Drug Facts:

Cocaine - Popular Party Drug

Cocaine has been around for many years, and its abuse in America started to accelerate drastically during the 1980's. In Europe, a little farther from the South American drug manufacturers, it took a bit longer to intensify but usage rates are high in Europe as well, where 25 percent of the world's drug supply is currently consumed.

In 1986, when the basketball star Len Bias died of a cocaine-induced stroke, people started to become aware of the extreme effects that cocaine could cause to one's heart and circulatory system.

However, despite the dangers, the image cocaine has as a party drug hasn't subsided. Often one hears of Hollywood stars and others who are arrested and sent to rehab for cocaine abuse, but despite awareness of this pattern one can easily become addicted to cocaine.

Cocaine Addiction Help

The reason for this is that cocaine itself causes cravings for more of the drug. It is a fast-acting and short-lived high, which demands that the user continue to take more hits to stay high. In the National Highway Traffic Safety Administration's (NHTSA) Drug and Human Performance Fact sheet, it states that the "faster the absorption the more intense and rapid the high, but the shorter the duration of action." Depending on the method of introducing the drug, the effect can vary from 5 minutes to 1 or 2 hours, but it usually wears off within 30 minutes or less.

Withdrawing from cocaine use can produce some severe withdrawal symptoms that may include alternating low and high drug cravings, low to high anxiety, paranoia, dysphoria, depression, apathy and irritability.

Any drug withdrawal and drug rehab program must allow for these factors and arrange to support the person and help them to securely get through this phase.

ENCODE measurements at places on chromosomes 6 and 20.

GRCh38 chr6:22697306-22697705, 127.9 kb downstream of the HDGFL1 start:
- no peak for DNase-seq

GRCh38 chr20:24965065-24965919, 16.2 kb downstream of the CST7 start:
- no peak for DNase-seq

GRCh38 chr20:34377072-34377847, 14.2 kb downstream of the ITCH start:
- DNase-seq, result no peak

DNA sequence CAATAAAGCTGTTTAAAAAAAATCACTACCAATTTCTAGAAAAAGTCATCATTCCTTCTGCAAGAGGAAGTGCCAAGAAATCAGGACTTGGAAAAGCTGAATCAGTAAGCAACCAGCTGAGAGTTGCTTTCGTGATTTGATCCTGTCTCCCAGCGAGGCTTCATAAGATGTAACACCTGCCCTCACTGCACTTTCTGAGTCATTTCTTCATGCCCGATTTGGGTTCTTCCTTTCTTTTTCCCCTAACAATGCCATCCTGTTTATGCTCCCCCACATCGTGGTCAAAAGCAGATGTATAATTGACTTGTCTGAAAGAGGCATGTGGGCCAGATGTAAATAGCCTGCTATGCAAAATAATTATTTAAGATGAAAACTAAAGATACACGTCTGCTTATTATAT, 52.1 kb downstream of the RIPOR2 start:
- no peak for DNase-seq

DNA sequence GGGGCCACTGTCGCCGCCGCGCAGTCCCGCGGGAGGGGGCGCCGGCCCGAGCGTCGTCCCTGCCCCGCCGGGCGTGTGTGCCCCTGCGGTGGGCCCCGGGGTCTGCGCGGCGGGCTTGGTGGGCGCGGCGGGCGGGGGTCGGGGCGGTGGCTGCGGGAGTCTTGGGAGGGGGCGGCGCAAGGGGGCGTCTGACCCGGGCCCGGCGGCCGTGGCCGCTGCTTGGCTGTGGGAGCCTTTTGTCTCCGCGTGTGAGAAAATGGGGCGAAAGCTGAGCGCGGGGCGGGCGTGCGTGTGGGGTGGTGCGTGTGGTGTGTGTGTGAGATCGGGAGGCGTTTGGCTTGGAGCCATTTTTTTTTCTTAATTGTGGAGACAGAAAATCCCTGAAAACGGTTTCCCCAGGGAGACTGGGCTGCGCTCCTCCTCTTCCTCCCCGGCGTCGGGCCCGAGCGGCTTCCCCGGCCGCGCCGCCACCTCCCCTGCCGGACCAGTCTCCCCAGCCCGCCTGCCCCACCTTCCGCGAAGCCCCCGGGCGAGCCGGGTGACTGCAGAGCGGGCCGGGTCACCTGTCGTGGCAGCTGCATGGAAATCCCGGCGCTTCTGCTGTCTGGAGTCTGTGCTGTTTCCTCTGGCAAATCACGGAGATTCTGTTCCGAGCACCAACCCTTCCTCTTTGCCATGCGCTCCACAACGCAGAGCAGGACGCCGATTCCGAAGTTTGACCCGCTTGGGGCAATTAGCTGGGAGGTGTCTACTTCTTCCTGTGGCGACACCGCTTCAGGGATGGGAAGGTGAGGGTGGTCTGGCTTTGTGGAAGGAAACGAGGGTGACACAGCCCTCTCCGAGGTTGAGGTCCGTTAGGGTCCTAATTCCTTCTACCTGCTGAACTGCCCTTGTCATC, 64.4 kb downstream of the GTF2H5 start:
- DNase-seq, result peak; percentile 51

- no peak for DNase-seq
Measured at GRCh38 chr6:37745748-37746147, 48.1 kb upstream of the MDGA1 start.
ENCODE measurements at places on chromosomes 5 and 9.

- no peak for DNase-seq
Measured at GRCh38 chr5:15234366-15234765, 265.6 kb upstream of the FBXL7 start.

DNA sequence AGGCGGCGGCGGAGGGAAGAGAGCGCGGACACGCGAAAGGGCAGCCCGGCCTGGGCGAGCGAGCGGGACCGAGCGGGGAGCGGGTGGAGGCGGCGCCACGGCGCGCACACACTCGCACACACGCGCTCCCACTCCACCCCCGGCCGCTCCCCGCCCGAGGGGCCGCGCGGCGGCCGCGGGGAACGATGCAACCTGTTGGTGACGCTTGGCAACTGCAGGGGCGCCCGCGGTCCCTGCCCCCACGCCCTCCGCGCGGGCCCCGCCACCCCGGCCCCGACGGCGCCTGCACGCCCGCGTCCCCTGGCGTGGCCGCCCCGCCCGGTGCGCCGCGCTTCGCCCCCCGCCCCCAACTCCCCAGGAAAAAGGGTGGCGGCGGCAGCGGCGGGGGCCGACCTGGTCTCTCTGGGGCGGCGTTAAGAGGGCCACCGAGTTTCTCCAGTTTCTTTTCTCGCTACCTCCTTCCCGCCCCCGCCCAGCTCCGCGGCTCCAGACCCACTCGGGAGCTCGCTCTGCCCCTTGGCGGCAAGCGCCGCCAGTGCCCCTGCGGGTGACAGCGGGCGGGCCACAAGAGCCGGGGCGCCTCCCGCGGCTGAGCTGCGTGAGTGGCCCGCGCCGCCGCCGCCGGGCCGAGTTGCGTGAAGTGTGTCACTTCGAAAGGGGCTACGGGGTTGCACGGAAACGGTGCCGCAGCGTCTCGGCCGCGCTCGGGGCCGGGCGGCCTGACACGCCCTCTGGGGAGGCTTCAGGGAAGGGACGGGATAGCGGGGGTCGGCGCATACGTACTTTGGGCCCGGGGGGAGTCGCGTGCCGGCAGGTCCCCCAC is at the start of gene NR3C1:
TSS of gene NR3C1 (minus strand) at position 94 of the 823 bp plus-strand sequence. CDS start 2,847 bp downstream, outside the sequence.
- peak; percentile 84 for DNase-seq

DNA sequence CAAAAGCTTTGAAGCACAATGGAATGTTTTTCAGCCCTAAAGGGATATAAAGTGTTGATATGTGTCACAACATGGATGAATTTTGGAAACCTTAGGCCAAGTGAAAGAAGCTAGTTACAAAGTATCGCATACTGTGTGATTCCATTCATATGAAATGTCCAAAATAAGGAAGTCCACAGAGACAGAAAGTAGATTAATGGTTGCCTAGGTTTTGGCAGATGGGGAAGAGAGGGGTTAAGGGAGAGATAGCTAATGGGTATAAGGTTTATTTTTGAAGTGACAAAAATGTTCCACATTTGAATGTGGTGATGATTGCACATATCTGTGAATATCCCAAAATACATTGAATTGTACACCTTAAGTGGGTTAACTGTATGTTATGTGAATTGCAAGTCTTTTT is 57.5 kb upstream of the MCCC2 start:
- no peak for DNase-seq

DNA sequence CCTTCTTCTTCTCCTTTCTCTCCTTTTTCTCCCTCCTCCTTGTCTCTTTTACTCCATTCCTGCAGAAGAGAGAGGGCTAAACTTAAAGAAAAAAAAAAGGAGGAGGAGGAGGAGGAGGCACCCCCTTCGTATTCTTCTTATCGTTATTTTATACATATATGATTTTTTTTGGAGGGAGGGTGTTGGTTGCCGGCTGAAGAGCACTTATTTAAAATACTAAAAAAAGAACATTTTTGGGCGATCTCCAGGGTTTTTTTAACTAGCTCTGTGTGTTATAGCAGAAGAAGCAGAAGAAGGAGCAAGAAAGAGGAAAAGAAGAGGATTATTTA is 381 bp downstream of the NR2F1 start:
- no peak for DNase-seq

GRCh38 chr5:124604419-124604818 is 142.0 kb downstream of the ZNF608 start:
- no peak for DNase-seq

The Narconon drug rehabilitation program, in six continents and at more than 50 centers around the world, provides a drug-free and holistic approach to rehab that gives those who are addicted to cocaine a very good chance at long-lasting sobriety.

Narconon counselors are well trained to help the recovering addict withdraw safely from the drug, whether it is cocaine or other drugs or alcohol. The program provides for both a complete physical rehabilitation as well as giving the person a chance to examine the reasons he resorted to drugs as a solution in the first place.

He will first undergo a full physical exam, then he is given nutritional support and one-on-one supervision by a trained Narconon staff member to ease withdraw and make it tolerable. Then, he will experience the unique and effective Narconon New Life Detoxification program, consisting of nutritional supplementation, and moderate exercise as well as daily time in a dry-heat sauna.

This comprehensive, strict regimen helps the body to rid itself of the toxic residues that drugs leave behind. Most of these are found in the fatty tissues of the body, and when all of the factors of this drug detoxification program are applied, the body can flush out these residues. The result of this is that one is able to see the world more clearly, unimpaired by the foggy thinking of drugs, and the world looks brighter and clearer to the person. Most also report that the drug cravings they'd experienced are diminished or even gone altogether following this step.

However, rehab from cocaine is not complete unless the person can learn how to live his life without resorting to the drug in any circumstances as a crutch. Narconon treatment includes training in the life skills one will need to keep sober and drug-free after his rehab program is complete.

If you know and care about someone who is addicted to cocaine, call Narconon for effective help. You can get all the information you need to understand how this unique program works. Seven of ten Narconon graduates are still drug-free and sober at least two years after program completion without even having to attend some sort of Narconon meetings.


Resources:

http://www.nhtsa.gov/people/injury/research/job185drugs/cocain.htm

http://www.ncbi.nlm.nih.gov/pubmed/17551070

http://en.wikipedia.org/wiki/Cocaine#Illicit_trade

http://www.drugabuse.gov/publications/infofacts/nationwide-trends





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